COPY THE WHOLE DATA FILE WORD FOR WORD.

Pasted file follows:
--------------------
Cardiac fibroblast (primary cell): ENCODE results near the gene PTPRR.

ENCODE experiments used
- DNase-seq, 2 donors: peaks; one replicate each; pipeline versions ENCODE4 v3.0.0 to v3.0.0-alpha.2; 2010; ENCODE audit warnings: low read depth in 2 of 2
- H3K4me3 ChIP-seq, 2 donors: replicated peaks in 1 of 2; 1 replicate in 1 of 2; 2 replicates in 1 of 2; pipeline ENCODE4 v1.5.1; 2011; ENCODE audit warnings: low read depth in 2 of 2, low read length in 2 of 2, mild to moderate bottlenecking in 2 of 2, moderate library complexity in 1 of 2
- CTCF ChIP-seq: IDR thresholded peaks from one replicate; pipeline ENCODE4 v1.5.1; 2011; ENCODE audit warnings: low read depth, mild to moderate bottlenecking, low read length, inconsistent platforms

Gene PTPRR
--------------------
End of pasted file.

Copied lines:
Cardiac fibroblast (primary cell): ENCODE results near the gene PTPRR.

ENCODE experiments used
- DNase-seq, 2 donors: peaks; one replicate each; pipeline versions ENCODE4 v3.0.0 to v3.0.0-alpha.2; 2010; ENCODE audit warnings: low read depth in 2 of 2
- H3K4me3 ChIP-seq, 2 donors: replicated peaks in 1 of 2; 1 replicate in 1 of 2; 2 replicates in 1 of 2; pipeline ENCODE4 v1.5.1; 2011; ENCODE audit warnings: low read depth in 2 of 2, low read length in 2 of 2, mild to moderate bottlenecking in 2 of 2, moderate library complexity in 1 of 2
- CTCF ChIP-seq: IDR thresholded peaks from one replicate; pipeline ENCODE4 v1.5.1; 2011; ENCODE audit warnings: low read depth, mild to moderate bottlenecking, low read length, inconsistent platforms

Gene PTPRR